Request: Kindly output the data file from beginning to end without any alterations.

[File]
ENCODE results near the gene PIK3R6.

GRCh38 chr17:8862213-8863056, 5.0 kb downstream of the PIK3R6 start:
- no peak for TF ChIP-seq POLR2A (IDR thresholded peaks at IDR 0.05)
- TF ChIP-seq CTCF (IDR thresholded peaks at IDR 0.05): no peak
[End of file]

ENCODE results near the gene PIK3R6.

GRCh38 chr17:8862213-8863056, 5.0 kb downstream of the PIK3R6 start:
- no peak for TF ChIP-seq POLR2A (IDR thresholded peaks at IDR 0.05)
- TF ChIP-seq CTCF (IDR thresholded peaks at IDR 0.05): no peak